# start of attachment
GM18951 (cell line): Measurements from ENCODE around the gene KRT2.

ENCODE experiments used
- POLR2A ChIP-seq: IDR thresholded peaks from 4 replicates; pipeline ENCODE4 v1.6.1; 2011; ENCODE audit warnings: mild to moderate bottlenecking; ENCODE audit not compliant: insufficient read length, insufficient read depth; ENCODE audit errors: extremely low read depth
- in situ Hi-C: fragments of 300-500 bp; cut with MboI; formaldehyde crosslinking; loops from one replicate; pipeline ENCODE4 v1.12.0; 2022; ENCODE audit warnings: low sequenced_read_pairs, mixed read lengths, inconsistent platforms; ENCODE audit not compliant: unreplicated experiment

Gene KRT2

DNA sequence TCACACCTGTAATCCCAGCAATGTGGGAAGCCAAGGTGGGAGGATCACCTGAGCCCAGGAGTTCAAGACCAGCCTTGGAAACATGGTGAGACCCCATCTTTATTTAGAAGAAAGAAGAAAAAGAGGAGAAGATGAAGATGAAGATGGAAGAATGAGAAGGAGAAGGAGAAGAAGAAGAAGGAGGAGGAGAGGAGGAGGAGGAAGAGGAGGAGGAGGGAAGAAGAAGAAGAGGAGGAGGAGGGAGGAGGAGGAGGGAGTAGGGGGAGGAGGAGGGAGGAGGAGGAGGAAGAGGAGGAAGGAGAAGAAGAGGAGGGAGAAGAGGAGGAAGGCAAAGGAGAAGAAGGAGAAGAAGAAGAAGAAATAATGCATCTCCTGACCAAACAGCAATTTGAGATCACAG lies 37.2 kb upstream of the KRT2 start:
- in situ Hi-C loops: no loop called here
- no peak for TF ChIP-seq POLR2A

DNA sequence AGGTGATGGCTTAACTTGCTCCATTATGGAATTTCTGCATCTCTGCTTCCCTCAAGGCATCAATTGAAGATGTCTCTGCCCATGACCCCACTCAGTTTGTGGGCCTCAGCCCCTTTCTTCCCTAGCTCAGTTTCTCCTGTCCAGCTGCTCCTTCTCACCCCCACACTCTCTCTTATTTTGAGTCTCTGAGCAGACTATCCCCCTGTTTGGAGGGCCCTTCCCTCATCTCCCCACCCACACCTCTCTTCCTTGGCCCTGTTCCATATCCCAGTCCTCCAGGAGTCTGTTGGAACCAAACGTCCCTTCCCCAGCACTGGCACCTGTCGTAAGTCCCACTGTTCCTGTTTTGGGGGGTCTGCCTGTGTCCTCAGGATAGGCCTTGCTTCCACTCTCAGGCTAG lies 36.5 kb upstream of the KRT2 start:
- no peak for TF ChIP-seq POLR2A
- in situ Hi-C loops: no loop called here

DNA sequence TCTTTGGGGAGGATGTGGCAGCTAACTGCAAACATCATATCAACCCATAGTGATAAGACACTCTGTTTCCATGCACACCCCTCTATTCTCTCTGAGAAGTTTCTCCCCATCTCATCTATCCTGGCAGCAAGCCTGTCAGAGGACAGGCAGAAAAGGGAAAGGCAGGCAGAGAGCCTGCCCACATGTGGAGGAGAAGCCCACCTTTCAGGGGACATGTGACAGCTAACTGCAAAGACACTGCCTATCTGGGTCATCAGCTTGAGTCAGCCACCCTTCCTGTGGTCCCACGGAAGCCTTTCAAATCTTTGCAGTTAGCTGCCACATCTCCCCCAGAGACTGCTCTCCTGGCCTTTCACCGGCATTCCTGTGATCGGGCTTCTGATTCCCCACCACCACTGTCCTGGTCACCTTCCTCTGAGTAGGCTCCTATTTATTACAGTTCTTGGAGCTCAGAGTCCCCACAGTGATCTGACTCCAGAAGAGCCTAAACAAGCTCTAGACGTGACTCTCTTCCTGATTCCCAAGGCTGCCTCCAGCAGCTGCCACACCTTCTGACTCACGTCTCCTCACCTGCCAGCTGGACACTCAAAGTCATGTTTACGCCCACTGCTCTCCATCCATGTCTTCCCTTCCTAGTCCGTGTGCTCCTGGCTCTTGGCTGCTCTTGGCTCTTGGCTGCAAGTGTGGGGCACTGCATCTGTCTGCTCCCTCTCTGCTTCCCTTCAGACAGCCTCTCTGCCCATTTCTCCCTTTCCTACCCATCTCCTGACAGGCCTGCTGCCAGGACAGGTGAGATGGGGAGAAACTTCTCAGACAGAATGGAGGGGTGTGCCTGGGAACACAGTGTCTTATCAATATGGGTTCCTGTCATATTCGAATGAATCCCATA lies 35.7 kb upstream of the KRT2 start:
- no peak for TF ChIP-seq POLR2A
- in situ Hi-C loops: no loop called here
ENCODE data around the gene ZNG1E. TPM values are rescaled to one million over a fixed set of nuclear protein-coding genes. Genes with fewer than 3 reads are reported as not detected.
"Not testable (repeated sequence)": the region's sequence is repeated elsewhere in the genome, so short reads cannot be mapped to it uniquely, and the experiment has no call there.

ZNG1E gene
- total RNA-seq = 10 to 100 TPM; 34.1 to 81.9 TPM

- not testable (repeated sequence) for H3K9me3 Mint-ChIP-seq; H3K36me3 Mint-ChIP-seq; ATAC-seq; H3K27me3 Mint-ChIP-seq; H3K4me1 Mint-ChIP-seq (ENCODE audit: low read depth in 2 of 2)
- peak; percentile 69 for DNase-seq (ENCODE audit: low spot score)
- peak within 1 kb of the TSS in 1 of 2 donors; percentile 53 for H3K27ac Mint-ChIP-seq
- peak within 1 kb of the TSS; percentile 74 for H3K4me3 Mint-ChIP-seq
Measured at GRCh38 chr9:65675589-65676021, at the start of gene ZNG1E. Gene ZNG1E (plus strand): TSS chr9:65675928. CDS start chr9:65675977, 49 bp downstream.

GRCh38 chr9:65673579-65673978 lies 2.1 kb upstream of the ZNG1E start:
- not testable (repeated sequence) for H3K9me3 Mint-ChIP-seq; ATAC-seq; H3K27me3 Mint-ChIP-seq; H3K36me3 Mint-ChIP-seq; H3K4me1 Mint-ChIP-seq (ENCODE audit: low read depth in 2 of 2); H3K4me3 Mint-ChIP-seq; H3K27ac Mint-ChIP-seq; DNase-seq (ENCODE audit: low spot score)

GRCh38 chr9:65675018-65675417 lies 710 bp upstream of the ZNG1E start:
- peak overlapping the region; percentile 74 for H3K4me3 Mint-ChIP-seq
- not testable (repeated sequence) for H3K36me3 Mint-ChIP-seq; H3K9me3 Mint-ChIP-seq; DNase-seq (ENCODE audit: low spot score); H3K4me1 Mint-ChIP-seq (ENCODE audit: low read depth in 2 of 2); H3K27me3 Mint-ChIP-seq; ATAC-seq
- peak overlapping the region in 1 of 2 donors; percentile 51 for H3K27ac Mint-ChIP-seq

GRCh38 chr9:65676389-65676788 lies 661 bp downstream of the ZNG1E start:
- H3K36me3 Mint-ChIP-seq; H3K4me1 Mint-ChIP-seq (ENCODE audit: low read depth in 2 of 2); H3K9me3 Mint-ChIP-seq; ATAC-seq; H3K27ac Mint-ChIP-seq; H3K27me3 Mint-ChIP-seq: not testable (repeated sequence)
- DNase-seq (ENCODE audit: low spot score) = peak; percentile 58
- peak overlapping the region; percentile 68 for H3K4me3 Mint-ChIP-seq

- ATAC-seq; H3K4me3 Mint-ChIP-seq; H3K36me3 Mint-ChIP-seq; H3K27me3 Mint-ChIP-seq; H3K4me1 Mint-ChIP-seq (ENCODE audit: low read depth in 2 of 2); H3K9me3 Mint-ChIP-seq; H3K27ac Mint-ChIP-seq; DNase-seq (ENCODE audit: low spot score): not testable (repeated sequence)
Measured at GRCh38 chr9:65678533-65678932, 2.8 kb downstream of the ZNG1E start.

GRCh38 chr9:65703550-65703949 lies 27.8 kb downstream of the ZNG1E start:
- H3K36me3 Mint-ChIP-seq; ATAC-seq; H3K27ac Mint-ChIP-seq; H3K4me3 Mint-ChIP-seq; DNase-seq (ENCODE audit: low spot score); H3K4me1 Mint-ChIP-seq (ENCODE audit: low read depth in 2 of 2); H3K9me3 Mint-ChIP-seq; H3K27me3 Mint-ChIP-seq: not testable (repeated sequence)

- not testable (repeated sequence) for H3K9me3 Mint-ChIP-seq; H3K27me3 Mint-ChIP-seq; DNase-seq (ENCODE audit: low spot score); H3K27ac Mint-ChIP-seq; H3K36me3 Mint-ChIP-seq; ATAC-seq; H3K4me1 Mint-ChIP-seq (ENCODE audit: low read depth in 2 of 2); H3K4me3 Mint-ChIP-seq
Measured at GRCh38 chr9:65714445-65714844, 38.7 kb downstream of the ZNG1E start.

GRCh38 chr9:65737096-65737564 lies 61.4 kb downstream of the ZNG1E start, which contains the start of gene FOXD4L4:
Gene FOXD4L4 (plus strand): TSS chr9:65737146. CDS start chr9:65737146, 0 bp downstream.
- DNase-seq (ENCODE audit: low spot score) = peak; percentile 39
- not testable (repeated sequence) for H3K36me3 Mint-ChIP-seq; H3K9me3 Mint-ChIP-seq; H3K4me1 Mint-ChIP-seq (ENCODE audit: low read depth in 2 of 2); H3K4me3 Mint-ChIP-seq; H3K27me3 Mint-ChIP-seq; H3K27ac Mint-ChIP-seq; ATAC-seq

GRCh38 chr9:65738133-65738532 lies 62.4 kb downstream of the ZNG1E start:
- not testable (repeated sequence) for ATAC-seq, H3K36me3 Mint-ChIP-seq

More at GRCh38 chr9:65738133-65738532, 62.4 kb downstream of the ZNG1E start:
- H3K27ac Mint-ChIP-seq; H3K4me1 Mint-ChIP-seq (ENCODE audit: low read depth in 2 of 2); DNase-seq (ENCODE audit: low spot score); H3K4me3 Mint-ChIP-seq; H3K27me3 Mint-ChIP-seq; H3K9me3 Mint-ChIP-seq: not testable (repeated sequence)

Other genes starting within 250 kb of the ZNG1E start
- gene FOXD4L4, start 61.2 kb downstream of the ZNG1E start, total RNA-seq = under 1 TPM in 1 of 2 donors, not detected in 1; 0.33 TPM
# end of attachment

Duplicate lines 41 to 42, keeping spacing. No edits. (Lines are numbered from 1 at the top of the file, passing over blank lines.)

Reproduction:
Gene FOXD4L4 (plus strand): TSS chr9:65737146. CDS start chr9:65737146, 0 bp downstream.
- DNase-seq (ENCODE audit: low spot score) = peak; percentile 39